Isaac of Nineveh

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Isaac of Nineveh


Died at the end of the seventh century A.D. Syrian religious writer; bishop of Nineveh in 661 A.D.

The works of Isaac of Nineveh are written in Syrian, in a free form of alternating precepts and aphorisms. They are devoted to questions of mystical self-absorption and struggle with the passions. Because of the unusual subtlety in their analysis of human psychological states, his works gained popularity, going beyond the denominational lines of Nestorianism, monophysitism, and orthodoxy. They were translated into Greek, Slavonic, Arabic, and other languages. The mystical psychologism of Isaac of Nineveh had a certain influence on F. M. Dostoevsky.


Avvy I. Siriianina … slova podvizhnicheskie, 3rd ed. Edited by S. I.Sobolevskii. Sergiev Posad, 1911.
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More substantial references to Maslow, Kierkegaard, Njegos, and Isaac of Nineveh underscore the spiritual.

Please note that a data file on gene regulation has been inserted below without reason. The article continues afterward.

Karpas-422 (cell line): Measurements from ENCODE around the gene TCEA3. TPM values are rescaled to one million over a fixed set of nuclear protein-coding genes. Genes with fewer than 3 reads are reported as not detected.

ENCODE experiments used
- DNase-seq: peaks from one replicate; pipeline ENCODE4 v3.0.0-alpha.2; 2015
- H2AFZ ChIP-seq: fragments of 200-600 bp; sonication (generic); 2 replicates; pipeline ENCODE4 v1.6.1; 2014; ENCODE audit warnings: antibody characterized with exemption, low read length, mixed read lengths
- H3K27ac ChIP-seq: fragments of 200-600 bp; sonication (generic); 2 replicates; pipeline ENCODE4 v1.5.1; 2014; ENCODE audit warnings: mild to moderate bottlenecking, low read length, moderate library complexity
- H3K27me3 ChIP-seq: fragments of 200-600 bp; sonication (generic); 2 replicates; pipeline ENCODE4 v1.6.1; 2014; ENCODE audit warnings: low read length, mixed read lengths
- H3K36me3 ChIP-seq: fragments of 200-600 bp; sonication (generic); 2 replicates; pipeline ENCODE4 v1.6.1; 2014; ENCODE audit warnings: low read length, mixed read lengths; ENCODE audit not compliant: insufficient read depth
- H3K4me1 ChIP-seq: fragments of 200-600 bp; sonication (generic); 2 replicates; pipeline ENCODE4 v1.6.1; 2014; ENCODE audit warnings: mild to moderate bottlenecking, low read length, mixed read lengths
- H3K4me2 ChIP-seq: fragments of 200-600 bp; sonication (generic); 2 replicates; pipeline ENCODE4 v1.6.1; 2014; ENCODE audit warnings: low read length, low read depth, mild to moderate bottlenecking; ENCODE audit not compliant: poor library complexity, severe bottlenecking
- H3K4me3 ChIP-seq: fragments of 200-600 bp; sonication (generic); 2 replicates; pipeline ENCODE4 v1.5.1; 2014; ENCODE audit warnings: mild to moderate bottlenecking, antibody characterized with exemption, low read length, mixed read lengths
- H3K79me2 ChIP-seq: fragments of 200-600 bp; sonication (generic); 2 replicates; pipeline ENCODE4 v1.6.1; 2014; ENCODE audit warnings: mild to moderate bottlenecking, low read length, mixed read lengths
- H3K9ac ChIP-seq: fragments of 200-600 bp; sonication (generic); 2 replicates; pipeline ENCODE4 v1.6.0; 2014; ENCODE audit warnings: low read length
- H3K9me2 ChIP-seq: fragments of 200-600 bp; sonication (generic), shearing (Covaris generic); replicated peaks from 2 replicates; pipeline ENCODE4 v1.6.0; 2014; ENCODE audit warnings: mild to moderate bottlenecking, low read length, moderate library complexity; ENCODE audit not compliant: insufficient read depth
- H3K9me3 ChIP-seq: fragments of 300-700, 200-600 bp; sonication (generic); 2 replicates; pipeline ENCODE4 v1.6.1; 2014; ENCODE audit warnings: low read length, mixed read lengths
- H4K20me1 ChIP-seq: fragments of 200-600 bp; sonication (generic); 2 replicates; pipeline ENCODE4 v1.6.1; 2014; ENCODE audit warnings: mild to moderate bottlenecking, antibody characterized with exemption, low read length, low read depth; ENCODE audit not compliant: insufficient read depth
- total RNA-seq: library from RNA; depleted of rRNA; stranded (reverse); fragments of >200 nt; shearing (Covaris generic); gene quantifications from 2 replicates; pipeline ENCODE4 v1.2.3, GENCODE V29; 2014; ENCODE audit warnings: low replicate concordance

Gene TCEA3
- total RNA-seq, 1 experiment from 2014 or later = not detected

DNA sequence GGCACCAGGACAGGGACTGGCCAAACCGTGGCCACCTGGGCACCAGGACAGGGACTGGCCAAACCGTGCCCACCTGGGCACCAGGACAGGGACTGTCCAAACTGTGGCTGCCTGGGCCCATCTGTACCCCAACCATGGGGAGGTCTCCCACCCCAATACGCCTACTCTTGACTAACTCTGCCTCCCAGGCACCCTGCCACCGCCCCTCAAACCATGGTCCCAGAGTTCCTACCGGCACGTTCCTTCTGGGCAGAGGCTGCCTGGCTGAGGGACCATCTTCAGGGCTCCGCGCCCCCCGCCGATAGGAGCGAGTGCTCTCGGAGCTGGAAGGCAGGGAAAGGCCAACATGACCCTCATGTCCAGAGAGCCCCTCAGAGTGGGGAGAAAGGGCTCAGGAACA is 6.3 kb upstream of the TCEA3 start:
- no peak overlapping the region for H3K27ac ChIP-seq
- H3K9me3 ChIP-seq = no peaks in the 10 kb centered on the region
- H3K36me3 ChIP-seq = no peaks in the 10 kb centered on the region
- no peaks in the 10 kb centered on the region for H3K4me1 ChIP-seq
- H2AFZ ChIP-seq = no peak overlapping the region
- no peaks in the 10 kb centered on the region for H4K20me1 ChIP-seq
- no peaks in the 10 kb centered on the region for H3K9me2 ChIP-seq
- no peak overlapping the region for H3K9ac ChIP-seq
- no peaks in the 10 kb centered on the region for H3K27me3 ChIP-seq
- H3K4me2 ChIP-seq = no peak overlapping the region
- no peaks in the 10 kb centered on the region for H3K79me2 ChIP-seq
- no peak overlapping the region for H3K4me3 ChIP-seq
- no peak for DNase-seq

Augustine's view of the place of the Holy Spirit in the formation of the gospels, Isaac of Nineveh and East Syrian mysticism, the ecclesiology of Photios of Constantinople, and the Holy Spirit and the Marian typology of St.
Isaac of Nineveh. Writing in the seventh century, he describes what happens when the heart is rendered permeable to God's presence and God's mystery.
Incorporated into the Greek translation of Part I of the works of Isaac of Nineveh are four short texts which in fact are by John the Elder (John Saba, also known as John of Dalyatha).